January 12, 2015
KAMLESHWAR PRASAD, Petitioner,
ERIC H. HOLDER, JR., Attorney General, Respondent
Argued: December 10, 2014.
ARGUED: Mark A. Mancini, WASSERMAN, MANCINI & CHANG, Washington, D.C., for Petitioner.
Walter Bocchini, UNITED STATES DEPARTMENT OF JUSTICE, Washington, D.C., for Respondent.
ON BRIEF: Stuart F. Delery, Assistant Attorney General, Linda S. Wernery, Assistant Director, Office of Immigration Litigation, UNITED STATES DEPARTMENT OF JUSTICE, Washington, D.C., for Respondent.
Before DUNCAN, AGEE, and HARRIS, Circuit Judges. Judge Harris wrote the opinion, in which Judge Duncanand Judge Agee joined.
On Petition for Review of an Order of the Board of Immigration Appeals.
PAMELA HARRIS, Circuit Judge:
Petitioner Kamleshwar Prasad (" Prasad" ), a native and citizen of India who is unlawfully present in the United States, seeks to adjust his status to that of lawful permanent resident. Though persons unlawfully present in this country generally are barred from becoming lawful permanent residents, Prasad relies on an exception: Section 245(i) of the Immigration and Nationality Act (" INA" ), 8 U.S.C. § 1255(i),
provides that an alien who is unlawfully present in the United States may be eligible for adjustment of status if, inter alia, he is the beneficiary of a labor-certification application filed on or before April 30, 2001.
Prasad concedes that his labor-certification application was filed more than two months after the statutory deadline. He argues, however, that it was his attorney who failed to file a timely application on his behalf, and that the deadline should be equitably tolled as a result. The Board of Immigration Appeals (" BIA" or " Board" ) rejected that claim, holding that the § 1255(i) deadline operates as a statute of repose and thus is not subject to equitable tolling. We agree, and therefore deny the petition for review in part and dismiss in part.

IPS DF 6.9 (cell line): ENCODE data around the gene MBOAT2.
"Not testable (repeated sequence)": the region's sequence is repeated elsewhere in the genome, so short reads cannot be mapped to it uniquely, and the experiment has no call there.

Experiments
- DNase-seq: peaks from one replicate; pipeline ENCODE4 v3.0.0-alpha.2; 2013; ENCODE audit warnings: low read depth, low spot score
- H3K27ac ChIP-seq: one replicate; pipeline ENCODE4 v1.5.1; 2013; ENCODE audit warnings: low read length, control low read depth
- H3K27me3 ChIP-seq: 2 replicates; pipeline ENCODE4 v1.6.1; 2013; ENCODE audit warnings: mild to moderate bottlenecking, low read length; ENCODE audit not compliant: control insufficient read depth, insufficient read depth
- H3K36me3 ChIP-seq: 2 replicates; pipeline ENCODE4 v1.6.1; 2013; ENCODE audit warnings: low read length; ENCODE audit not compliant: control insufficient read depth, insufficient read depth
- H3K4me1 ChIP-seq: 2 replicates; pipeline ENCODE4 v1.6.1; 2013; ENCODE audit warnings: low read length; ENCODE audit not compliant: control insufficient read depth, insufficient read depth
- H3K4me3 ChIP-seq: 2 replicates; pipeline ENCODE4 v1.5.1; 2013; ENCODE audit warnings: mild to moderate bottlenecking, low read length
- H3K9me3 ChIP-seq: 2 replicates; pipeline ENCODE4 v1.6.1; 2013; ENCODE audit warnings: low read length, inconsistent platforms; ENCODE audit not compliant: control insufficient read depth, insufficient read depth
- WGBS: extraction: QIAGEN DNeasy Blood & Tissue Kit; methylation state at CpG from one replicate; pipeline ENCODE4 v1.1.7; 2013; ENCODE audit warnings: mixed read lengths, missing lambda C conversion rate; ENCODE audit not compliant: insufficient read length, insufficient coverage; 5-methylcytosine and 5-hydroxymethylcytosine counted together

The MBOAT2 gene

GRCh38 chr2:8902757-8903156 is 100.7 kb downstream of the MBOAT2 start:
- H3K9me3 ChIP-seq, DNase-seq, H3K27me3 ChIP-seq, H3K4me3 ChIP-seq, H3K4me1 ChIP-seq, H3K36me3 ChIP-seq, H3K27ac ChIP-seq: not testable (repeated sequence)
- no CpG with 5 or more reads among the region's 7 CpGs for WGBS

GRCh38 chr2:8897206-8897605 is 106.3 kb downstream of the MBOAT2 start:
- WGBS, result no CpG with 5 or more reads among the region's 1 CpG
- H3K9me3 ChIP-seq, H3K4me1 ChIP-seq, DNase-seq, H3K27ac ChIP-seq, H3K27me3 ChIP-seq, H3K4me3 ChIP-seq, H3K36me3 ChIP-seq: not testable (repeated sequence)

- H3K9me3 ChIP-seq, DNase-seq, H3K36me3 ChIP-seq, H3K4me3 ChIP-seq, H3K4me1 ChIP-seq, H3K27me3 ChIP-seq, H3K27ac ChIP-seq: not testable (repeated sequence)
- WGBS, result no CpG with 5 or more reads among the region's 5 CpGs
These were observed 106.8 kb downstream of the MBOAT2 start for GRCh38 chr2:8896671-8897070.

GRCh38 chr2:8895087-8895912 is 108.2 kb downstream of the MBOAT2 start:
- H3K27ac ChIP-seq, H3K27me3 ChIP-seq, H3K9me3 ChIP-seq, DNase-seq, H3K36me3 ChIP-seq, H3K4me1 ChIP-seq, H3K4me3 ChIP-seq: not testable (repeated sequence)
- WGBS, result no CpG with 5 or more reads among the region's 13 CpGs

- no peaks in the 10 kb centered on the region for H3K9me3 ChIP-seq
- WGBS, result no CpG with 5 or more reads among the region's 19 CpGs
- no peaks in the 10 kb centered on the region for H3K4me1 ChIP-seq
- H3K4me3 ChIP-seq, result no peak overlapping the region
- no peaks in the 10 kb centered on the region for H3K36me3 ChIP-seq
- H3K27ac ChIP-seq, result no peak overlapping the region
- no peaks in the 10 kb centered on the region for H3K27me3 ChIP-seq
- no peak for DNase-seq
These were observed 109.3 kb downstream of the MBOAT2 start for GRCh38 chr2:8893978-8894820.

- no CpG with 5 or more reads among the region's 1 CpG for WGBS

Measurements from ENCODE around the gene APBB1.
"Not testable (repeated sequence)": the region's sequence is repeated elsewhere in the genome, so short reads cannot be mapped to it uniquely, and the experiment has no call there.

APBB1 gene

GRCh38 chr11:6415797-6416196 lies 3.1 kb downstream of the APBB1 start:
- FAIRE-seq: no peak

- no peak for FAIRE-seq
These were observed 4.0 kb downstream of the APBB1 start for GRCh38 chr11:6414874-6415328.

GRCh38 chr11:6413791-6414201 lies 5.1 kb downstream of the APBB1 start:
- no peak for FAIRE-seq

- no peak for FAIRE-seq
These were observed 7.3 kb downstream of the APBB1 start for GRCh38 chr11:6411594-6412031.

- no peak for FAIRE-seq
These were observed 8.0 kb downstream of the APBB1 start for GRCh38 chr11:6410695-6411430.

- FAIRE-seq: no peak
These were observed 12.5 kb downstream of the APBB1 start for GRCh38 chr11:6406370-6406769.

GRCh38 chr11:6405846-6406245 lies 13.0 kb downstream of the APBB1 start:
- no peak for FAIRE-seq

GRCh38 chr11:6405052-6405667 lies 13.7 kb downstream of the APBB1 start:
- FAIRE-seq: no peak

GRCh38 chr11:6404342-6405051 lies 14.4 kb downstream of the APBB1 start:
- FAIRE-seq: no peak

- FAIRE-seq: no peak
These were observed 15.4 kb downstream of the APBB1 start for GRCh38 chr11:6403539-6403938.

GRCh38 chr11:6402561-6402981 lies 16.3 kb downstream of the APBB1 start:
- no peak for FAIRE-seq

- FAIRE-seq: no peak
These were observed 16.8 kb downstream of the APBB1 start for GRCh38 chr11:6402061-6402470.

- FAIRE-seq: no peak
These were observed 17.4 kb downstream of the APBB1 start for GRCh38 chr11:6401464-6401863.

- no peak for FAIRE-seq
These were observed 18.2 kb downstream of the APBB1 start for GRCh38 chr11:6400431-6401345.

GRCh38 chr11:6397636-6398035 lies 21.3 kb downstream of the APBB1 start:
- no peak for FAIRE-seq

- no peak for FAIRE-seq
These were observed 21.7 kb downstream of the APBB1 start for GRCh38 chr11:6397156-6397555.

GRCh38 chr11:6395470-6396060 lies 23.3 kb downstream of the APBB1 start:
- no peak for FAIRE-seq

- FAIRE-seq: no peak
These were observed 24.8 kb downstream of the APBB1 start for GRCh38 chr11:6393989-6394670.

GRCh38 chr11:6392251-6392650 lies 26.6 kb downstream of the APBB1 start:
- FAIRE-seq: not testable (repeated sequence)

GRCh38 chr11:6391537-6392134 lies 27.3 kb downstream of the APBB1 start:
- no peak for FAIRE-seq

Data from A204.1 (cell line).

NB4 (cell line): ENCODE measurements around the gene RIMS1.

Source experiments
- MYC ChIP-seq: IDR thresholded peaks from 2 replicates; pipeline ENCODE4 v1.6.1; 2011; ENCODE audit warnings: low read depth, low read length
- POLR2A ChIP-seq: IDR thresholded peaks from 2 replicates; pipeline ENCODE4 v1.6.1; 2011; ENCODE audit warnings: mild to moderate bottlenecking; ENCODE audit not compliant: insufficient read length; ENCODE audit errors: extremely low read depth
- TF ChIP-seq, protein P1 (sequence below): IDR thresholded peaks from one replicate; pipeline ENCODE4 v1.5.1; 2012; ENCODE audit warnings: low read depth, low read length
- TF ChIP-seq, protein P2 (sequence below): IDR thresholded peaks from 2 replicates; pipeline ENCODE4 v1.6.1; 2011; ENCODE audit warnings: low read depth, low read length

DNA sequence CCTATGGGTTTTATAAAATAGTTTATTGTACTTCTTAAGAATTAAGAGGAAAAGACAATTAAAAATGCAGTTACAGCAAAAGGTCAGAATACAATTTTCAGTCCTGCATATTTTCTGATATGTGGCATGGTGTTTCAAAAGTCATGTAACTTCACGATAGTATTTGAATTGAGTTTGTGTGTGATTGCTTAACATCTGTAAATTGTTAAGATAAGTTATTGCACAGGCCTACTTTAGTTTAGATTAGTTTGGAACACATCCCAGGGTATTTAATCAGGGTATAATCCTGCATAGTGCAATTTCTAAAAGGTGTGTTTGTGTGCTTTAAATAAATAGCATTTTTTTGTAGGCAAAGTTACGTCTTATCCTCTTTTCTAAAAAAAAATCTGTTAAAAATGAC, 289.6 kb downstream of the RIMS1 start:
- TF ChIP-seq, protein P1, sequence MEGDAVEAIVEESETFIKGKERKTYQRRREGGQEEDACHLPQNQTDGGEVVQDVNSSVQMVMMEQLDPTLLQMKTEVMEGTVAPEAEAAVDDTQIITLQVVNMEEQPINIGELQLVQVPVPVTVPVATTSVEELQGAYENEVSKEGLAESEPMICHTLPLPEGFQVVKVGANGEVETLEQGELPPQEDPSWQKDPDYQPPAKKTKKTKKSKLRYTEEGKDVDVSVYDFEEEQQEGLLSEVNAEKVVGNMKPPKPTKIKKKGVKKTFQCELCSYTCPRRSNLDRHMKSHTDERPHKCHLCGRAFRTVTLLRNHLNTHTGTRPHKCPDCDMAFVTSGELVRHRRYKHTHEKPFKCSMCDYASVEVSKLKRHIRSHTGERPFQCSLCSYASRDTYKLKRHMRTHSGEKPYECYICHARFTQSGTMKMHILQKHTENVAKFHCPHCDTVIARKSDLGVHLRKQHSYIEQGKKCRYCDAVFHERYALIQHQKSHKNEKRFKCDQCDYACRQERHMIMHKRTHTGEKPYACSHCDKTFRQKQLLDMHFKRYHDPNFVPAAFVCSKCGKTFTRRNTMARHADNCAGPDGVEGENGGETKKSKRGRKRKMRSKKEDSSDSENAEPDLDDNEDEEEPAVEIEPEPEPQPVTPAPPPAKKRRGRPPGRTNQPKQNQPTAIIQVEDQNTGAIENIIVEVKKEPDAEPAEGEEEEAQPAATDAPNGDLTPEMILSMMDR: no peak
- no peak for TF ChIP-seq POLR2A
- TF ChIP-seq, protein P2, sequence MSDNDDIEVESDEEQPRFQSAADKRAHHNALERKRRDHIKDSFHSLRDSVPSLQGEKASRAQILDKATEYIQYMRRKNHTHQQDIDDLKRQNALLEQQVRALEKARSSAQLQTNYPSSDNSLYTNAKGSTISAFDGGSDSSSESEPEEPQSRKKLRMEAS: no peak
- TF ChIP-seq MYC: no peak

Under the INA, an alien lawfully present in the United States is eligible for adjustment of status to lawful permanent resident if he or she meets certain statutory criteria. 8 U.S.C. § 1255(a). But an alien unlawfully present is excluded from eligibility for adjustment. 8 U.S.C. § 1255(c).
In 1994, Congress created an exception to this statutory scheme, amending the INA to allow certain aliens to apply for adjustment of status notwithstanding their unlawful presence in the country. Departments of Commerce, Justice, and State, the Judiciary, and Related Agencies Appropriations Act, 1995, Pub. L. No. 103-317, § 506(b), 108 Stat. 1724, 1765-66 (1994). Congress intended that the exception be temporary, and so included a specific sunset provision requiring such aliens to apply for adjustment before October 1, 1997. Id. at § 506(c), 108 Stat. at 1766; Suisa v. Holder, 609 F.3d 314, 315-16 (4th Cir. 2010) (detailing history of § 1255(i)); Lee v. U.S. Citizenship and Immigration Servs., 592 F.3d 612, 614-15 (4th Cir. 2010) (same).
When the original sunset date expired in 1997, Congress enacted a grandfather clause that allowed aliens to seek adjustment of status if they were the beneficiaries of labor-certification applications filed on or before January 14, 1998. Departments of Commerce, Justice, and State, the Judiciary, and Related Agencies Appropriations Act, 1998, Pub. L. No. 105-119, § 111(a), 111 Stat. 2440, 2458 (1997). In 2000, Congress again extended the deadline, this time to April 30, 2001. LIFE Act Amendments of 2000, Pub. L. No. 106-554, § 1502(a)(1)(B), 114 Stat. 2763, 2763A-324 (2000). But that was the final extension; in 2001, Congress failed to act on a proposed bill to extend the deadline once again. See 147 Cong. Rec. 6418-19 (2001).
Accordingly, at the time that Prasad sought to avail himself of the § 1255(i) exception, it provided that an unlawfully present alien may apply to the Attorney General for adjustment of status if he or she is the beneficiary of an application for a labor certification filed " on or before" April 30, 2001. 8 U.S.C. § 1255(i)(1)(B)(ii), (C). Even if an alien satisfies that requirement, adjustment of status is not assured; additional statutory criteria must be met, and the ultimate decision whether to grant adjustment of status is within the discretion of the Attorney General. See Suisa, 609 F.3d at 316; Lee, 592 F.3d at 615-16.
Prasad was admitted to the United States on or about May 11, 2000. It is undisputed that Prasad was unlawfully present in the United States and thus ineligible